Congenital heart disease
In the case of children, most heart problems are congenital-that is, they are problems the child is born with, as opposed to problems that arise from lifestyle or later activities. Congenital heart problems usually stem from abnormalities or defects in the structure of the heart. In such cases, the heart will not have formed properly. (Another term for a congenital heart defect is a 'lesion.') Some defects require treatment, while others will lessen in severity as the child grows and may not have to be treated.
Some pediatric cardiac surgical procedures can produce as close to a normal heart as is possible (for example, repairs of atrial or ventricular septal defects). Other operations cannot make the heart normal. The most that cardiac surgery can do for children with some congenital heart defects or lesions is to correct the blood circulation to ensure that most of the 'blue blood' (deoxygenated blood) goes to the lungs and most of the 'red blood' (oxygenated blood) goes to the body. However, the heart's structure post-operatively can be far from normal. Therefore, while corrective heart surgery can allow for a significant improvement in lifestyle, it is not always usually curative in the sense of making the heart normal.
One of the main threats that children with these heart defects face is from heart failure. Heart failure occurs when the pumping capability of the heart is impaired and the ventricles are unable to pump an adequate volume of blood to the body and/or the lungs. This can affect either the left ventricle or the right ventricle or both (as in biventricular failure).
With left-sided heart failure, blood backs up in the left ventricle and then progressively into the left atrium and into the lungs. Fluid will then build up in the lungs, making it more difficult for the blood to pick up oxygen. The patient will often be short of breath and breathe rapidly but shallowly, and may cough. Also, because the left ventricle is not pumping enough oxygenated blood out to the body, the skin may be cool and appear bluish, and pulses will feel weak. There may be insufficient blood flow and oxygen delivery to the organs, which may also start to fail. For example, the kidneys may start to produce less urine and the patient may retain fluid and appear to gain weight.
With right-sided heart failure, fluid builds up in the right ventricle, and then backs up into the right atrium and into the great veins (the IVC and the SVC). This leads to swelling, which may be seen in the ankles and across the backs of the hands and feet. The liver also often becomes swollen and enlarges so that it can be felt below the ribs of the right side of the chest.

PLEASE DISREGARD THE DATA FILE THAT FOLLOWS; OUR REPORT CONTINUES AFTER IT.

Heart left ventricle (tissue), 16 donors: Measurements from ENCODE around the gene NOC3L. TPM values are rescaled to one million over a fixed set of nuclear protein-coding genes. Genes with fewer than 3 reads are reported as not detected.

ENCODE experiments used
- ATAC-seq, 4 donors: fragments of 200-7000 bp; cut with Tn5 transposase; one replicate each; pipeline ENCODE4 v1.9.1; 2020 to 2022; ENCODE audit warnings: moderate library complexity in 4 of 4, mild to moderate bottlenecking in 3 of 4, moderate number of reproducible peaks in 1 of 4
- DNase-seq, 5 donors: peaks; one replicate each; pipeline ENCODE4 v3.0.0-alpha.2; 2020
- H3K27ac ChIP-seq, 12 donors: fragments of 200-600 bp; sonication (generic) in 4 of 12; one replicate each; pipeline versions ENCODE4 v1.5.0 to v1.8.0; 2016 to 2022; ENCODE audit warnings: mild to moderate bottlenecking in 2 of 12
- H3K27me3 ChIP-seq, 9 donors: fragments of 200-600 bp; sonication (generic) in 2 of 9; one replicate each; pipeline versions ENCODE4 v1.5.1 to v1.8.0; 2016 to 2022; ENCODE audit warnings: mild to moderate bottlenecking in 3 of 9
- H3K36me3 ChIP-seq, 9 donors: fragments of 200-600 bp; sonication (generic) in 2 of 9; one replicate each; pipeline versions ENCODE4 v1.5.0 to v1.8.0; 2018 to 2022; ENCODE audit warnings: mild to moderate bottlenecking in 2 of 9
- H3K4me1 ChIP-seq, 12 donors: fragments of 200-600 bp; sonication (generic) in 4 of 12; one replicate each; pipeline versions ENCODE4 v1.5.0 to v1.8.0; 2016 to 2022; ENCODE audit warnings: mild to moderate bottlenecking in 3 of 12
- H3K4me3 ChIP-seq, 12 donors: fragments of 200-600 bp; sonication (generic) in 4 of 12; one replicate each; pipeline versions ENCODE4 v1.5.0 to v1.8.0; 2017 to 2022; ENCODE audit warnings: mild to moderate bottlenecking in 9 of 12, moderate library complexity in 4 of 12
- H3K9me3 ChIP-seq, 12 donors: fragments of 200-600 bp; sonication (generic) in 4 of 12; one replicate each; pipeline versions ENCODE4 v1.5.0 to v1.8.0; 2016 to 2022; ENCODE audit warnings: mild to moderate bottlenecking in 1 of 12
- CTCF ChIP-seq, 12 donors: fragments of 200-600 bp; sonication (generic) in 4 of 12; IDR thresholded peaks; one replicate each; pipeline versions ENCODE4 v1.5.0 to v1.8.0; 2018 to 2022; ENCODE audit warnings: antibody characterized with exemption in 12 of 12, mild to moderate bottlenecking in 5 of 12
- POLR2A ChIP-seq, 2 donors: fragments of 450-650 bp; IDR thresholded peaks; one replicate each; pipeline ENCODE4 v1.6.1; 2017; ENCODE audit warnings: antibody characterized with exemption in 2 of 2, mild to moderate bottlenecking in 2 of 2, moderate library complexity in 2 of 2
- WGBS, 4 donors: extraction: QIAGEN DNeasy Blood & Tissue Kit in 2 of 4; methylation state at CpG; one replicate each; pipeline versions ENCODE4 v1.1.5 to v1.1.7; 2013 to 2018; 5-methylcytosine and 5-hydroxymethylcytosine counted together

Sometimes left-sided heart failure can lead to failure of the right side of the heart, as blood backs up through the lungs and into the right side of the heart. This places a strain on the right heart, which may then also fail.
Shunting is the term applied when blood from the left and right sides of the circulation becomes mixed. The site at which shunting occurs and the amount of mixing will determine how much oxygenated blood is supplied to the tissues of the body. Normally, shunting is primarily from the side with the higher pressure to the side with the lower pressure: that is, from left to right. This may lead to changes in the right side, which then develops an increase in resistance to flow. The result is that the pressures on the left and right sides then become equal. This situation may become irreversible, preventing surgical corrections from being successfully undertaken.
|Current||Home - Table of Contents - Chapter 2 - Congenital heart disease|
|Next||Pediatric Heart Defects and Their Treatment|
|Previous||How a Normal Heart Works|
|Section 1||Chapter 1 - Introduction to the Issues|
|Chapter 2 - Pediatric Cardiac Issues|
|Chapter 3 - The Diagnosis of Pediatric Heart Defects and their Surgical Treatment|
|Chapter 4 - The Health Sciences Centre|
|Section 2||Chapter 5 - Pediatric Cardiac Surgery in Winnipeg 1950-1993|
|Chapter 6 - The Restart of Pediatric Cardiac Surgery in 1994
January 1, 1994 to May 17, 1994
|Chapter 7 - The Slowdown
May 17 to September 1994
|Chapter 8 - Events Leading to the Suspension of the Program
September 7, 1994 to December 23, 1994
|Chapter 9 - 1995 - The Aftermath of the Shutdown
January to March, 1995
|Section 3||Chapter 10 - Findings and Recommendations|
|Appendix 1 - Glossary of terms used in this report|
|Appendix 2 - Parties to the Proceedings and counsel|
|Appendix 3 - List of witnesses and dates of testimony|